Wednesday, June 11, 2014

The Cost of Storage

I admit that perusing organizing retailers, like The Container Store, is fun for me.  Inspiration floods my mind as I longingly gaze upon all the creative ways to organize and store whatever my heart desires.  However, those solutions come with a cost, sometimes a very hefty one, depending on your tastes.  But before we get to the organizing part of storage, I'd like to discuss a more often ignored cost of storage - the space itself.

Consider the calculation:  The mortgage on a 1,500 sq ft house is $1500, which is $1/sq ft.  In addition to safety from the elements, let's view the house as a storage facility, an expensive one at that.  Therefore, each item kept in the home has a storage cost associated with it, so naturally, one would want each item to earn its keep.  Some things earn their worth for storage easily: a washer and dryer to clean clothes, beds for sleeping, an oven for cooking meals, etc.  But for other items, it's a different story.  For example, if a 150-sq ft bedroom in the house only stores a pile of 'I'll-get-to-it-one-day' projects and various "junk", it costs the homeowner $150 a month to keep things that are not being enjoyed (and probably add more stress).  If the room was transformed into a workout room, it could eliminate the need for gym membership; setting up a home office for a side business could generate additional income each month.

This example may be extreme, but the principle is still valid.  Storage space is valuable, so why do we fill it with junk?  Most of us, myself included, have bought into this need for storage, the 'more is more' tagline.  We want bigger homes with bigger closets and an expanse of cabinets to corral the ever expanding pile of stuff.  We want to keep everything, and hide it beautifully.  Still have more stuff?  Rent off-site storage.  Add an extension to the house.  Get a bunch of clear plastic containers  to fill and label to make the collection bearable.  Instead of expanding, perhaps we should take a closer look at the true value of what we are keeping.  Instead of consuming more, what if we become better managers of what we already have?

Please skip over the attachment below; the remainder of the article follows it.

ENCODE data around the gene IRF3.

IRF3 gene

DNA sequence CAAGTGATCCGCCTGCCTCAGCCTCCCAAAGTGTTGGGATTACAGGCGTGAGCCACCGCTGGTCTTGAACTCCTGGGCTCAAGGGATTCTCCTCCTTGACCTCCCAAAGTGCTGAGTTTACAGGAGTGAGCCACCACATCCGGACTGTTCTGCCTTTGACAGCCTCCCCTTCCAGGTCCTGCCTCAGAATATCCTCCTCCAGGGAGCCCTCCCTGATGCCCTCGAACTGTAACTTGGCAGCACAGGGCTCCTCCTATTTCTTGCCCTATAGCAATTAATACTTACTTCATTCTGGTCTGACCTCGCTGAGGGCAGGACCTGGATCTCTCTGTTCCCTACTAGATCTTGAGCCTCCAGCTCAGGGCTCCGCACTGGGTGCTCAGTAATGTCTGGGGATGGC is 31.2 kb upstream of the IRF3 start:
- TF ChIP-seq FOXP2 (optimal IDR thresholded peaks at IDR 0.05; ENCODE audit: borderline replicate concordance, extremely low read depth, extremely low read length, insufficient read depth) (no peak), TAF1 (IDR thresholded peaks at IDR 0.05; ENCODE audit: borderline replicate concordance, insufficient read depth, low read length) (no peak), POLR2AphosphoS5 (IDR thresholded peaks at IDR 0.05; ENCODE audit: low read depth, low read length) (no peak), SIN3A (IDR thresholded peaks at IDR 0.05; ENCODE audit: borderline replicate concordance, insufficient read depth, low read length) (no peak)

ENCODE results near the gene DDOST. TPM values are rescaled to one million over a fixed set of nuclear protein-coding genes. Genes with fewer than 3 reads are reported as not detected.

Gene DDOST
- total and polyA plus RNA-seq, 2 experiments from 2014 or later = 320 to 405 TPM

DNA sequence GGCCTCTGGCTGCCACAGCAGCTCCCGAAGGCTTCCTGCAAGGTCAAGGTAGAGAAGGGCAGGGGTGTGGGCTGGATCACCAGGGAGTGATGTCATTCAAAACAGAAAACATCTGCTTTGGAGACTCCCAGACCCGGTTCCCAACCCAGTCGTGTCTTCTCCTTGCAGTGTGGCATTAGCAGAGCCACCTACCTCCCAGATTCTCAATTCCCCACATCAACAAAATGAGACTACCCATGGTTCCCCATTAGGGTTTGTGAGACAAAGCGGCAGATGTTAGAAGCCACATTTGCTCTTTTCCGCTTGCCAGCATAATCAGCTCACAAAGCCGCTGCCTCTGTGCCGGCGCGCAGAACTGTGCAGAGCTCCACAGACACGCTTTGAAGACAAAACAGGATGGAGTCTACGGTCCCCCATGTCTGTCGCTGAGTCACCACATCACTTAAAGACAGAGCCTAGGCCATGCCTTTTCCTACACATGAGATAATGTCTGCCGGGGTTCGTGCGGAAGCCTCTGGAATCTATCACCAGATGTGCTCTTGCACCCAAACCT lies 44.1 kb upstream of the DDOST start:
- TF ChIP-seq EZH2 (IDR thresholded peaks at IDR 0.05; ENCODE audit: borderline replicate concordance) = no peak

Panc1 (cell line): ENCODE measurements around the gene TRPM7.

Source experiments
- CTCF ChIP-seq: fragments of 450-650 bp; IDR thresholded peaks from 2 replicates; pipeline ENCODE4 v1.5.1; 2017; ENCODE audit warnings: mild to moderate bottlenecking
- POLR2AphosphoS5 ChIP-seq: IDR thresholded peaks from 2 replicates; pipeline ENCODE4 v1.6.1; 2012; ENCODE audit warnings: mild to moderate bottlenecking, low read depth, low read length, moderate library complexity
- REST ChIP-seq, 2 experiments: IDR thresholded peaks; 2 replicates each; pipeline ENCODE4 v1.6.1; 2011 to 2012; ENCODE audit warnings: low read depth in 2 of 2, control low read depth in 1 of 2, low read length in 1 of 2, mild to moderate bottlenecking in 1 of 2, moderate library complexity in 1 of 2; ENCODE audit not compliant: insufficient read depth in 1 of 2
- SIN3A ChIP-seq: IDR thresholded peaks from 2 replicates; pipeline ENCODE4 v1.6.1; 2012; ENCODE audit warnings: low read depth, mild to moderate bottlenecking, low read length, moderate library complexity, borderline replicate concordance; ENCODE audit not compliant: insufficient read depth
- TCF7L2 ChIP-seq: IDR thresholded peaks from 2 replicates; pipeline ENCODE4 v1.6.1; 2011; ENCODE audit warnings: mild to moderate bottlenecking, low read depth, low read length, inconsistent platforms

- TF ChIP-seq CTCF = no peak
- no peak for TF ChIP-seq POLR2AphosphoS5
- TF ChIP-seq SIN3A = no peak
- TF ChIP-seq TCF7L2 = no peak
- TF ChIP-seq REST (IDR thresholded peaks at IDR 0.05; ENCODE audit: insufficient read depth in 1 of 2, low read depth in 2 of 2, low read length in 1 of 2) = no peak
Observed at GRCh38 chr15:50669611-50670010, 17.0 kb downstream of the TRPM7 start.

It's not all bad; there are definite positives to additional storage.  For businesses, it is usually cheaper to rent a small storage unit instead getting larger office space to handle their inventory.  Adventurous folks who have loads of recreational sports equipment and vehicles use storage units to reduce the need for storage (i.e., square footage) at their residence, helping them maintain an affordable mortgage.  Purchasing a home with one more bedroom can allow you host guests more often or expand your family.  

This is not a call for minimalism, it is merely a suggestion to prefer value over mass acquisition.  Perhaps when we consider the cost of storage first instead the price of organizing it, we might not need as much as we thought we did.

What is your opinion on storage?   What are some items that you know are not worth the cost to store?

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